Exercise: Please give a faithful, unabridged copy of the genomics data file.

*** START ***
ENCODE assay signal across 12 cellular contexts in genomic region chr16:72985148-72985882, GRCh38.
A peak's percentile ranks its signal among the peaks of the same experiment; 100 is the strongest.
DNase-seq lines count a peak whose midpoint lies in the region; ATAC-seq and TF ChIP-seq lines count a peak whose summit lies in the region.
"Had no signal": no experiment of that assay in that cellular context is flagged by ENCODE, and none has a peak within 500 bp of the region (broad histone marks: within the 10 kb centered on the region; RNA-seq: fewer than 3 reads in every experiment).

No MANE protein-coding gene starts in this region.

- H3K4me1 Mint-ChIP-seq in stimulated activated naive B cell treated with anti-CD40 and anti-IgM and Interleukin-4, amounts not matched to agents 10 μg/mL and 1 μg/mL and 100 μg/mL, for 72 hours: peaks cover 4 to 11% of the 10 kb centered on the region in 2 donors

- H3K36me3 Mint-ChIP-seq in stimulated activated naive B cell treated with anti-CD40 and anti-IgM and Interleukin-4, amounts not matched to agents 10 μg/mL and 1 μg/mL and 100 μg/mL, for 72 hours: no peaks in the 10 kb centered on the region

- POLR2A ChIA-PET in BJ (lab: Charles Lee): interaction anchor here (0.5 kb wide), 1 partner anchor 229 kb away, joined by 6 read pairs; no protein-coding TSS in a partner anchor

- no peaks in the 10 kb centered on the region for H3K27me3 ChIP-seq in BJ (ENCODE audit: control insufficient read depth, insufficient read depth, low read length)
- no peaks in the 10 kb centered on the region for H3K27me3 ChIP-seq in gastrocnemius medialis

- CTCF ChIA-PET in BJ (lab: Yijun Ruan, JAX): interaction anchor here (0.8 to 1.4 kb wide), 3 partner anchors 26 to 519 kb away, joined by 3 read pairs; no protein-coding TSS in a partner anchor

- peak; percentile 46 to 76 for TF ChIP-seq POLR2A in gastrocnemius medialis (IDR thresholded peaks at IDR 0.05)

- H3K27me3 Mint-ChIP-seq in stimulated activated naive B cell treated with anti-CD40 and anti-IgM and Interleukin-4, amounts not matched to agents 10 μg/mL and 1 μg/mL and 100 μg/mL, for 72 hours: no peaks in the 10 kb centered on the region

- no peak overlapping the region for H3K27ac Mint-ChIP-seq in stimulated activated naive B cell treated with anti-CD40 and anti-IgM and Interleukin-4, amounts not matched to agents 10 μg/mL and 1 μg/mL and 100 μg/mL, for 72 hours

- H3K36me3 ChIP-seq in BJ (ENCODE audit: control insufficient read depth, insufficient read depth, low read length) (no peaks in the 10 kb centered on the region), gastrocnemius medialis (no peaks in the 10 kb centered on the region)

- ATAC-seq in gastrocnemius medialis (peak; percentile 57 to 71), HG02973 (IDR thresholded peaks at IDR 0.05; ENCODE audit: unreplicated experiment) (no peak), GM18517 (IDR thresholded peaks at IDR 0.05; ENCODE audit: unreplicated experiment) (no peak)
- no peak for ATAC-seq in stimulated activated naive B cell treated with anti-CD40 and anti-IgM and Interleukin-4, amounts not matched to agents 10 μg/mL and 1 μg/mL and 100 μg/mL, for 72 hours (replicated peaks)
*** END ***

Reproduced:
ENCODE assay signal across 12 cellular contexts in genomic region chr16:72985148-72985882, GRCh38.
A peak's percentile ranks its signal among the peaks of the same experiment; 100 is the strongest.
DNase-seq lines count a peak whose midpoint lies in the region; ATAC-seq and TF ChIP-seq lines count a peak whose summit lies in the region.
"Had no signal": no experiment of that assay in that cellular context is flagged by ENCODE, and none has a peak within 500 bp of the region (broad histone marks: within the 10 kb centered on the region; RNA-seq: fewer than 3 reads in every experiment).

No MANE protein-coding gene starts in this region.

- H3K4me1 Mint-ChIP-seq in stimulated activated naive B cell treated with anti-CD40 and anti-IgM and Interleukin-4, amounts not matched to agents 10 μg/mL and 1 μg/mL and 100 μg/mL, for 72 hours: peaks cover 4 to 11% of the 10 kb centered on the region in 2 donors

- H3K36me3 Mint-ChIP-seq in stimulated activated naive B cell treated with anti-CD40 and anti-IgM and Interleukin-4, amounts not matched to agents 10 μg/mL and 1 μg/mL and 100 μg/mL, for 72 hours: no peaks in the 10 kb centered on the region

- POLR2A ChIA-PET in BJ (lab: Charles Lee): interaction anchor here (0.5 kb wide), 1 partner anchor 229 kb away, joined by 6 read pairs; no protein-coding TSS in a partner anchor

- no peaks in the 10 kb centered on the region for H3K27me3 ChIP-seq in BJ (ENCODE audit: control insufficient read depth, insufficient read depth, low read length)
- no peaks in the 10 kb centered on the region for H3K27me3 ChIP-seq in gastrocnemius medialis

- CTCF ChIA-PET in BJ (lab: Yijun Ruan, JAX): interaction anchor here (0.8 to 1.4 kb wide), 3 partner anchors 26 to 519 kb away, joined by 3 read pairs; no protein-coding TSS in a partner anchor

- peak; percentile 46 to 76 for TF ChIP-seq POLR2A in gastrocnemius medialis (IDR thresholded peaks at IDR 0.05)

- H3K27me3 Mint-ChIP-seq in stimulated activated naive B cell treated with anti-CD40 and anti-IgM and Interleukin-4, amounts not matched to agents 10 μg/mL and 1 μg/mL and 100 μg/mL, for 72 hours: no peaks in the 10 kb centered on the region

- no peak overlapping the region for H3K27ac Mint-ChIP-seq in stimulated activated naive B cell treated with anti-CD40 and anti-IgM and Interleukin-4, amounts not matched to agents 10 μg/mL and 1 μg/mL and 100 μg/mL, for 72 hours

- H3K36me3 ChIP-seq in BJ (ENCODE audit: control insufficient read depth, insufficient read depth, low read length) (no peaks in the 10 kb centered on the region), gastrocnemius medialis (no peaks in the 10 kb centered on the region)

- ATAC-seq in gastrocnemius medialis (peak; percentile 57 to 71), HG02973 (IDR thresholded peaks at IDR 0.05; ENCODE audit: unreplicated experiment) (no peak), GM18517 (IDR thresholded peaks at IDR 0.05; ENCODE audit: unreplicated experiment) (no peak)
- no peak for ATAC-seq in stimulated activated naive B cell treated with anti-CD40 and anti-IgM and Interleukin-4, amounts not matched to agents 10 μg/mL and 1 μg/mL and 100 μg/mL, for 72 hours (replicated peaks)